Edibles, such as this package from Mitten Crate in Michigan, make great holiday gifts. Credit: Mitten Crate

You can’t go wrong with edible gifts at the holidays. Edibles send strong messages of sharing, goodwill, pride-of-place and uniqueness, while not cluttering up the recipient’s house for the rest of their lives. And for family and friends who cannot travel to you, a place-based edible always fits the bill.

Every state (and the nation’s capital) has a product just waiting to be discovered, sent and devoured.

Alabama: Goat cheese plays nicely with so many foods, especially the South’s pimento peppers. For a place-based kick and exciting centerpiece for a holiday cheese plate, try Bella Chevre‘s award-winning goat-cheese based pimento spread, more than a few steps up from the usual pimento cheese.

Alaska: Every holiday feast calls for a smoked salmon spread. But most seafood’s quality gets lost in the supply chain. Not so with 2 Sisters Seafood, located right on the wharf in Kenai. If sending a whole salmon filet feels too imposing, try a gift basket with shelf-stable smoked salmon products.

Arizona: The scions of Barry Goldwater have been slicing and dicing Arizona’s best fresh tomatoes, fruits, peppers and spices since 1989 to make Goldwater salsas. At the holidays, get a great gift package with four original sauces and the award-winning Bisbee barbecue sauce.

Arkansas: You could go for an entire gift basket from Kilwin’s sweets store, or you could opt for the classic Saltwater Taffy, with holiday packages featuring peppermint, eggnog, gingerbread and sugarplum flavors.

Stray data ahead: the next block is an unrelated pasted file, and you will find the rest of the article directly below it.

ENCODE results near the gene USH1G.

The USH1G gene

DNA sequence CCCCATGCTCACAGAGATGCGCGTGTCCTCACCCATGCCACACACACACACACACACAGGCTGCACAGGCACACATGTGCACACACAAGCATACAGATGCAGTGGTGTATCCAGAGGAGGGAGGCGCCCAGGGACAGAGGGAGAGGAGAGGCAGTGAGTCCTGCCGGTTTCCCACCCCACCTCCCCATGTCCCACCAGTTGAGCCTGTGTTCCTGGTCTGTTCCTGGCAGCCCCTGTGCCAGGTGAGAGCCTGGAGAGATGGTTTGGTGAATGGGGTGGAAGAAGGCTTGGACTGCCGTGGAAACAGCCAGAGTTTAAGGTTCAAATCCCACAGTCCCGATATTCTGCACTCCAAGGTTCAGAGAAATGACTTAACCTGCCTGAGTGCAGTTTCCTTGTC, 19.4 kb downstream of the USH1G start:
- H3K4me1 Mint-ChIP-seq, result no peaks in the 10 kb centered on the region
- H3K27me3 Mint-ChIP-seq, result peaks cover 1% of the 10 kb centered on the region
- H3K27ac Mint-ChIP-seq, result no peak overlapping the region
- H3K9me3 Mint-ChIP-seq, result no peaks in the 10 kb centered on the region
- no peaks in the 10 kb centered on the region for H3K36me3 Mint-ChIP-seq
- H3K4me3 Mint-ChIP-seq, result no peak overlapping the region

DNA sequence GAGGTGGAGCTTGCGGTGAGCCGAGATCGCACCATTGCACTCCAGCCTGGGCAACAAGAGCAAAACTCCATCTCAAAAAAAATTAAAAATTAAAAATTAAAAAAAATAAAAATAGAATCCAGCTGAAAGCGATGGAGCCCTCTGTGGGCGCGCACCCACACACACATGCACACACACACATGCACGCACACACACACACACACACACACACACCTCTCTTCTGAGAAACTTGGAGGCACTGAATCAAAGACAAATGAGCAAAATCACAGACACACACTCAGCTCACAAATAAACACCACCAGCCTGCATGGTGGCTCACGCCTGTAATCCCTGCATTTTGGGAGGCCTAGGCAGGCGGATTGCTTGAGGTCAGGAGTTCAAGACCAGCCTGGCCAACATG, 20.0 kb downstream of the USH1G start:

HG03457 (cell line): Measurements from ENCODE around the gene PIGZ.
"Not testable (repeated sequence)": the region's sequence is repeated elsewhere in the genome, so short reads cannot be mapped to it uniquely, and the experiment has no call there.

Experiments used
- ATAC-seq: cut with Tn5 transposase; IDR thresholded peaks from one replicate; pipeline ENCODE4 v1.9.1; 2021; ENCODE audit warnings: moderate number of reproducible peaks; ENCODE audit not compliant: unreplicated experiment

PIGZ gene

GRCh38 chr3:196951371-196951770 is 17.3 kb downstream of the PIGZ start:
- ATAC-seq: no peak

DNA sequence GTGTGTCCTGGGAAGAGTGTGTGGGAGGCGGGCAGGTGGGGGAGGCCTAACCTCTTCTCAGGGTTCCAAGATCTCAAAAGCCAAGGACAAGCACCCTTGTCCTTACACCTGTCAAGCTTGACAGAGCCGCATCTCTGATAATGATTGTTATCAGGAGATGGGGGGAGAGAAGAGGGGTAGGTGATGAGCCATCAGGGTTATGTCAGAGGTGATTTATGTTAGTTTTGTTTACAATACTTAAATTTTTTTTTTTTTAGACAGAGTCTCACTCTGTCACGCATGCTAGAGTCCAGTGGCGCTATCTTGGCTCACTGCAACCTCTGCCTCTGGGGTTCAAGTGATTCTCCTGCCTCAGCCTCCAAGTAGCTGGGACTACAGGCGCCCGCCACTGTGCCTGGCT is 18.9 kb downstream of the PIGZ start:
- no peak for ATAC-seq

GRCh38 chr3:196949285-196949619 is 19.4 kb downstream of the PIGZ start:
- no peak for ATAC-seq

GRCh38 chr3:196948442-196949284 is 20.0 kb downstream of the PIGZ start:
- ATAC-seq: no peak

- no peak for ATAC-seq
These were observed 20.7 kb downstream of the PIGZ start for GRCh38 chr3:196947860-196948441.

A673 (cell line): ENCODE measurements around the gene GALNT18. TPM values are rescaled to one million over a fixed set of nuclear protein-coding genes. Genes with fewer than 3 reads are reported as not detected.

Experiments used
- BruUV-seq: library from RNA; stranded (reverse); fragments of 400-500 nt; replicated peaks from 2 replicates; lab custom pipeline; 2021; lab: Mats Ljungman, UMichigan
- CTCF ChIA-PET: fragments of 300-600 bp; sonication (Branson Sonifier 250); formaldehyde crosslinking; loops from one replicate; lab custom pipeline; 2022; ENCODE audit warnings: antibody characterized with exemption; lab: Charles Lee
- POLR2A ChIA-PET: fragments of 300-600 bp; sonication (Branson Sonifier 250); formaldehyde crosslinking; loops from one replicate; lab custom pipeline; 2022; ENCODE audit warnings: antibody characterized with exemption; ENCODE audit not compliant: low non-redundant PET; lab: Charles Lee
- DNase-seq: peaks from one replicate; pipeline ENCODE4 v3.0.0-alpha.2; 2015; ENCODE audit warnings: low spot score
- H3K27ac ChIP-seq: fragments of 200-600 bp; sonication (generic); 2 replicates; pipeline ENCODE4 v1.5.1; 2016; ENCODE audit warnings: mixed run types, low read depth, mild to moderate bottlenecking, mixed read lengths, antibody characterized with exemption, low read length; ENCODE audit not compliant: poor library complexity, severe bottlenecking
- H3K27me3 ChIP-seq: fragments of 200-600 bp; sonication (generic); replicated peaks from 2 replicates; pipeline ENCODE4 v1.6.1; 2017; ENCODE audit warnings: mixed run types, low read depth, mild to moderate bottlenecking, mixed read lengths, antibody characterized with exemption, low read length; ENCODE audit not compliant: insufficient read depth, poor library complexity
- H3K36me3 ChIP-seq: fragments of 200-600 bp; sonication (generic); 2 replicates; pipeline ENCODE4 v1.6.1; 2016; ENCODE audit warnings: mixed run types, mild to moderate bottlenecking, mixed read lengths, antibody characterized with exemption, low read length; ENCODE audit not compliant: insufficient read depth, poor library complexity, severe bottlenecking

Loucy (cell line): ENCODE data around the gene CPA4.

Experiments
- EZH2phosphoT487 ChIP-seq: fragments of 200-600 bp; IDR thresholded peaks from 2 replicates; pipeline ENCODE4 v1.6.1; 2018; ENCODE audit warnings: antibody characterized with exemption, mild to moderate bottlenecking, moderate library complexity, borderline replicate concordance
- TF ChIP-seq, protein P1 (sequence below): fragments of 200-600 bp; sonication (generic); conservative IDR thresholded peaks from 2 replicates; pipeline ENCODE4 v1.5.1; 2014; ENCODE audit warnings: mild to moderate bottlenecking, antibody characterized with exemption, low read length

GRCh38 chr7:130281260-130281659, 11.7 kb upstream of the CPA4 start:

California: For a real surprise for your foodie friends, send them one of the infused products from Sonoma Syrup Co. Karin Campion crafts her infused syrups in small batches, creating perfection in syrups such as vanilla bean extract, Meyer lemon, mint, lavender, lime and salt caramel.

Colorado: The state’s distilling revolution is in full swing and is getting a kick with Cocktail Punk bitters, with flavors such as anise and fennel-layered orange, sage and mint in an Alpine-themed bitter, a cherry cocktail bitter that will make you forget syrupy grenadine forever.

Connecticut: For 20 years, Westport-based Biscotti Bites has been baking tasty little almond cookies perfect for serving with an afternoon coffee. Made using only good-for-you ingredients, they now come in almond, lemon and cocoa.

Delaware: Dolle’s saltwater taffy is the classic best and made for noshing even if you’re not beachside. The holidays bring all kinds of stocking stuffers, such as pumpkin spice taffy, deluxe Christmas misty mints and gummy Christmas trees and snowmen.

District of Columbia: The nation’s capital is indeed a state — of bliss — with the holiday package from Karen Mary Confectionary, which produces artisanal marshmallows in a five-flavor gift package: Classic Vanilla, Pumpkin Pie, Peppermint, Egg Nog, and Butterscotch, and Caramel Classic.